Today’s post is brought to you by my friends at SocialMonsters.org.
According to Gallup research, telecommuting in the United States rose to 37 percent as the average worker telecommutes two days per month. Most managers also reported that their telecommuters were just as productive as other employees. But just because remote workers are now the norm doesn’t mean it’s an easy process to manage. How do you really know what your team is doing if you’re not there to see it?
Fortunately, there are tools, tips and resources to help keep workers accountable no matter where they’re working. Here are five ways to set clear expectations and goals for your remote workers.
Transparency is key when managing remote employees, but it works both ways. Give your remote employees deeper insights into your decision-making process for the projects you pass down. With more context and insight, remote workers can do a more thorough job and anticipate your expectations and needs better.
Your remote team also needs a transparency channel of its own. Use a shared cloud drive for remote workers to upload their files in one place, like Mozy. Knowing those files can be accessed by the company and are stored in one place can alleviate stress and miscommunication. Remote workers can’t rely on the “It must have gotten lost in the spam filter” excuse with a cloud drive. Your team can also get set-up with individual Mozy accounts to automatically backup their computers and files. A catastrophic computer crash won’t send remote employees scrambling to cover their tracks.
Remote and in-office employees can benefit from measuring performance. But remote workers are especially vulnerable to distractions and abusing their freedom without measures in place. Use a project management system like Trello or Asana to see what your team is working on and when. A system can increase accountability, and keep managers on top of workflow.
Measuring performance doesn’t just provide accountability, it increases engagement. According to Gallup research, workers are more engaged when they’re evaluated. They also discovered 33 percent of workers with a formal process for measuring performance are engaged and miss nine workdays a year. Meanwhile, only 21 percent of those without a formal process are engaged and miss 14 days a year.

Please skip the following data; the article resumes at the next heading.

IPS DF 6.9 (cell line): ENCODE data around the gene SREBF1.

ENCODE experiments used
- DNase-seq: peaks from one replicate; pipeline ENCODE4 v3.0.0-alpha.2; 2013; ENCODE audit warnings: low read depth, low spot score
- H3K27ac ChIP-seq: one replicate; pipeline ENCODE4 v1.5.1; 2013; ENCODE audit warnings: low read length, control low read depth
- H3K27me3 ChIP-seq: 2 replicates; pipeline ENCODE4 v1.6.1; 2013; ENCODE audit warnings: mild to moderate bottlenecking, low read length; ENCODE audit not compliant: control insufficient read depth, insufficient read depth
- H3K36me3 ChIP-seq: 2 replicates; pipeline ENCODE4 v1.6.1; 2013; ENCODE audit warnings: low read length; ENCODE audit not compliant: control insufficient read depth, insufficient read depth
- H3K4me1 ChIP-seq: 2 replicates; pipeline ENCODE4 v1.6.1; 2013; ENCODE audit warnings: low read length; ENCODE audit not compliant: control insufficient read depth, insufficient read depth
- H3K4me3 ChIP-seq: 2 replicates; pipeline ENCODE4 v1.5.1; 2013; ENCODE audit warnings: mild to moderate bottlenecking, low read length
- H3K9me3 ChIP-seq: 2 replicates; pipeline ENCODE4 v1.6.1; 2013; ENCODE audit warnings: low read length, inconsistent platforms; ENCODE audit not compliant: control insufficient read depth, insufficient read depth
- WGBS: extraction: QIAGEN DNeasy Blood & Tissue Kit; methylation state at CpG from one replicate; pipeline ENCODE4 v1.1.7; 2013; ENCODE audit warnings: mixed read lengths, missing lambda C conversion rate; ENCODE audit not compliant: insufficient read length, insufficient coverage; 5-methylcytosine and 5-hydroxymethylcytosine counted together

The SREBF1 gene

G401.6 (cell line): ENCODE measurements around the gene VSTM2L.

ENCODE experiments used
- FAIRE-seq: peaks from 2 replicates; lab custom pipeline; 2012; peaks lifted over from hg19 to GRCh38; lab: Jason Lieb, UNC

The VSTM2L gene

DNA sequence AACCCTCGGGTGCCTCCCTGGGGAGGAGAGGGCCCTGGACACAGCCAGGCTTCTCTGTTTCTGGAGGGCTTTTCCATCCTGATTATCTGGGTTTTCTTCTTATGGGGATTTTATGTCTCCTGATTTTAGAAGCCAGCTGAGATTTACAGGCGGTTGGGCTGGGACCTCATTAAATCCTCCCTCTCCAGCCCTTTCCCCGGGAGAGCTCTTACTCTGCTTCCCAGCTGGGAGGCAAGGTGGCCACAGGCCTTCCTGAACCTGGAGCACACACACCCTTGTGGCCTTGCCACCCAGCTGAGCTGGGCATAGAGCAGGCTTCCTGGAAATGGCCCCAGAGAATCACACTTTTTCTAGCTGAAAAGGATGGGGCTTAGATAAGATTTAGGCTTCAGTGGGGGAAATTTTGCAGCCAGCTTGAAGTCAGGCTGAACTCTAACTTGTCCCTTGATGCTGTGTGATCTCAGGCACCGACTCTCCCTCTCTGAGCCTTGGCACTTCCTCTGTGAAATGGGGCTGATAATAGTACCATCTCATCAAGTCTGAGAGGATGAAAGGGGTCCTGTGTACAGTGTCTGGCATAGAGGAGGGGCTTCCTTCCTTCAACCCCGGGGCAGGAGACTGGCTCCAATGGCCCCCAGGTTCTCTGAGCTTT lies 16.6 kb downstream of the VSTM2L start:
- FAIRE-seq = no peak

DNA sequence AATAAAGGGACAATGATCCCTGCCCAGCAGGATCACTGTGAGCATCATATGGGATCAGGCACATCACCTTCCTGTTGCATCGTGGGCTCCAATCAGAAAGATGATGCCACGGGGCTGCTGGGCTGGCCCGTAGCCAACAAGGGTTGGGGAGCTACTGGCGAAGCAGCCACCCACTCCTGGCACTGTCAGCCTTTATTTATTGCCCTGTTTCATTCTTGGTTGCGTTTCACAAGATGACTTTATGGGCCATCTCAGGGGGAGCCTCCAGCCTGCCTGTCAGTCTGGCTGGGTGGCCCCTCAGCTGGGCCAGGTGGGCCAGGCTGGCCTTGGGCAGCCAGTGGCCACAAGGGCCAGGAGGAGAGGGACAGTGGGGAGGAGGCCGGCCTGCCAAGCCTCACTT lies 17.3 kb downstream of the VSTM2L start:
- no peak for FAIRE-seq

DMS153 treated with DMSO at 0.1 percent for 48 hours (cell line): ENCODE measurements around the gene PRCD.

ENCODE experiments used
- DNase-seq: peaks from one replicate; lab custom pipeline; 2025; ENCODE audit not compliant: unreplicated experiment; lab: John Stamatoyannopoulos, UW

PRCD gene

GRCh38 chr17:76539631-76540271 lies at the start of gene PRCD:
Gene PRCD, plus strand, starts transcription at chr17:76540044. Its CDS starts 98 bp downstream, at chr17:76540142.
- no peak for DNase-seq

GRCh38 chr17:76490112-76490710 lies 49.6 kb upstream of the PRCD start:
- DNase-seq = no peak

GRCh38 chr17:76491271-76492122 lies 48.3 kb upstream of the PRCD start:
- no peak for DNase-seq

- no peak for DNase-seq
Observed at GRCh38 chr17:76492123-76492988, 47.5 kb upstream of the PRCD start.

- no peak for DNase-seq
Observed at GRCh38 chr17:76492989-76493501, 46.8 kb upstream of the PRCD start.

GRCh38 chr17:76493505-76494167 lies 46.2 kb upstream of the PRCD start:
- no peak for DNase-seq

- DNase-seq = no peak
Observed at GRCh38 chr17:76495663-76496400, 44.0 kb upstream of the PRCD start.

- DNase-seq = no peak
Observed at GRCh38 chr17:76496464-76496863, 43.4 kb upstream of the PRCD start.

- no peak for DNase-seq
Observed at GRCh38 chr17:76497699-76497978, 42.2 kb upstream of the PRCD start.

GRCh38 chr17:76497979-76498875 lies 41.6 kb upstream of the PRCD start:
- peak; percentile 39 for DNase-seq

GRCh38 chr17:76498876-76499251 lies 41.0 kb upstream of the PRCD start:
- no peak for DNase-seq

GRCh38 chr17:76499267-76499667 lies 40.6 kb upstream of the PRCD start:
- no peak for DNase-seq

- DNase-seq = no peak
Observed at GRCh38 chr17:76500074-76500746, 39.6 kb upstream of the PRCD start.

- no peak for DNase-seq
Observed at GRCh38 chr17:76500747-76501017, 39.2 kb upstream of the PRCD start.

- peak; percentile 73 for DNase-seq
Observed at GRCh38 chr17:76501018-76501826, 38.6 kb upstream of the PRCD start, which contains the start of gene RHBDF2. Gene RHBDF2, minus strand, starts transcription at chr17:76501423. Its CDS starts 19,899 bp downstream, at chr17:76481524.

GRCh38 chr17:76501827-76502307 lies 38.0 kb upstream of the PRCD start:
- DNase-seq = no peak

Schedule Daily Check-ins
Start your morning with daily check-ins instead of formal meetings that suck up valuable time and productivity. Instead, a check-in on Google Hangouts can connect the entire team to discuss their projects and accomplishments from the day before. The check-in also helps your team build camaraderie and keep tabs on each other without being in the office.
Are your remote workers clear on their daily, monthly and long-term expectations? For some, working from home may mean working whenever it’s productive. Document your expectations that remote workers should be available during office hours and maintain communication. Let any telecommuters know that doing other contract work, attending to ongoing social commitments or turning off their phone for hours during business hours is not acceptable.
Use the Right Tools
For companies that need multiple layers of accountability, set remote teams up with software like WorkSnaps. Track your team’s work, and get proof of hours worked, with computer activity reports automatically reported to the WorkSnaps server. You also receive snapshots of their work every few minutes to see exactly what they were working on and when. Exceptions can also be used so your marketing team isn’t penalized when surfing the Web for current social media trends or tweeting.